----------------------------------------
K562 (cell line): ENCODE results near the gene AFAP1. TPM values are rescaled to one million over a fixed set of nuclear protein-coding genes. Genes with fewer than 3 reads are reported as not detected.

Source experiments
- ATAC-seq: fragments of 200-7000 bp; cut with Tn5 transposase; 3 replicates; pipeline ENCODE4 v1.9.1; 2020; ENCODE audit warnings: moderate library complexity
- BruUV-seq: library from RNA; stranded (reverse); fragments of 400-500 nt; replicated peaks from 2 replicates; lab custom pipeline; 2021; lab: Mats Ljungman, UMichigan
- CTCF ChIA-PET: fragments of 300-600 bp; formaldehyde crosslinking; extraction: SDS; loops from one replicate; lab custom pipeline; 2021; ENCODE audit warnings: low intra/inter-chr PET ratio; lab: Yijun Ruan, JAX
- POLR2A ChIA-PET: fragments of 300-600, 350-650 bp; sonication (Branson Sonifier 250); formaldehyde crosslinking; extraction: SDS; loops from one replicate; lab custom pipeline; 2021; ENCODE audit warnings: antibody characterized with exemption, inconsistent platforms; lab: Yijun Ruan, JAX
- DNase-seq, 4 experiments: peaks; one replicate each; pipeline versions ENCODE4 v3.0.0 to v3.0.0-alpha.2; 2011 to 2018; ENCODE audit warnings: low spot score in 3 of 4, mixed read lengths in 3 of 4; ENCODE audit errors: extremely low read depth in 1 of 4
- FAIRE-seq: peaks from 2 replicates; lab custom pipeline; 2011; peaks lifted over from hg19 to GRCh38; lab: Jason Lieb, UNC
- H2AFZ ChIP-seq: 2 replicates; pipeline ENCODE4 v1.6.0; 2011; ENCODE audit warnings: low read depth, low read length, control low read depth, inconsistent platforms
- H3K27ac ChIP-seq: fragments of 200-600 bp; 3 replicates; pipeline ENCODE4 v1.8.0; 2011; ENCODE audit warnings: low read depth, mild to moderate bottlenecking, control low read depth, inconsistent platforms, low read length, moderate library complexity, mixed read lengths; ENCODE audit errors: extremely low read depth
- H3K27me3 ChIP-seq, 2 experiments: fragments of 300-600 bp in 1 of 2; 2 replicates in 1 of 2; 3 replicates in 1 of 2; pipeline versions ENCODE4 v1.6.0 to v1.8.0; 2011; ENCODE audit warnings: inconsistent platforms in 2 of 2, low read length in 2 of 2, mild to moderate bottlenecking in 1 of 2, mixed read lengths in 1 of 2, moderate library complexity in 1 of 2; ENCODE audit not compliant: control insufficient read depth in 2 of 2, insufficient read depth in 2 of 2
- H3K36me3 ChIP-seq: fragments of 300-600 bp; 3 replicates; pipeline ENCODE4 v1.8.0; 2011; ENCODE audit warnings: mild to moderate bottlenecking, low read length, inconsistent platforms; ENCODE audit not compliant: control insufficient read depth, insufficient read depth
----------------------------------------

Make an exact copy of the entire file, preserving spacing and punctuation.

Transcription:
K562 (cell line): ENCODE results near the gene AFAP1. TPM values are rescaled to one million over a fixed set of nuclear protein-coding genes. Genes with fewer than 3 reads are reported as not detected.

Source experiments
- ATAC-seq: fragments of 200-7000 bp; cut with Tn5 transposase; 3 replicates; pipeline ENCODE4 v1.9.1; 2020; ENCODE audit warnings: moderate library complexity
- BruUV-seq: library from RNA; stranded (reverse); fragments of 400-500 nt; replicated peaks from 2 replicates; lab custom pipeline; 2021; lab: Mats Ljungman, UMichigan
- CTCF ChIA-PET: fragments of 300-600 bp; formaldehyde crosslinking; extraction: SDS; loops from one replicate; lab custom pipeline; 2021; ENCODE audit warnings: low intra/inter-chr PET ratio; lab: Yijun Ruan, JAX
- POLR2A ChIA-PET: fragments of 300-600, 350-650 bp; sonication (Branson Sonifier 250); formaldehyde crosslinking; extraction: SDS; loops from one replicate; lab custom pipeline; 2021; ENCODE audit warnings: antibody characterized with exemption, inconsistent platforms; lab: Yijun Ruan, JAX
- DNase-seq, 4 experiments: peaks; one replicate each; pipeline versions ENCODE4 v3.0.0 to v3.0.0-alpha.2; 2011 to 2018; ENCODE audit warnings: low spot score in 3 of 4, mixed read lengths in 3 of 4; ENCODE audit errors: extremely low read depth in 1 of 4
- FAIRE-seq: peaks from 2 replicates; lab custom pipeline; 2011; peaks lifted over from hg19 to GRCh38; lab: Jason Lieb, UNC
- H2AFZ ChIP-seq: 2 replicates; pipeline ENCODE4 v1.6.0; 2011; ENCODE audit warnings: low read depth, low read length, control low read depth, inconsistent platforms
- H3K27ac ChIP-seq: fragments of 200-600 bp; 3 replicates; pipeline ENCODE4 v1.8.0; 2011; ENCODE audit warnings: low read depth, mild to moderate bottlenecking, control low read depth, inconsistent platforms, low read length, moderate library complexity, mixed read lengths; ENCODE audit errors: extremely low read depth
- H3K27me3 ChIP-seq, 2 experiments: fragments of 300-600 bp in 1 of 2; 2 replicates in 1 of 2; 3 replicates in 1 of 2; pipeline versions ENCODE4 v1.6.0 to v1.8.0; 2011; ENCODE audit warnings: inconsistent platforms in 2 of 2, low read length in 2 of 2, mild to moderate bottlenecking in 1 of 2, mixed read lengths in 1 of 2, moderate library complexity in 1 of 2; ENCODE audit not compliant: control insufficient read depth in 2 of 2, insufficient read depth in 2 of 2
- H3K36me3 ChIP-seq: fragments of 300-600 bp; 3 replicates; pipeline ENCODE4 v1.8.0; 2011; ENCODE audit warnings: mild to moderate bottlenecking, low read length, inconsistent platforms; ENCODE audit not compliant: control insufficient read depth, insufficient read depth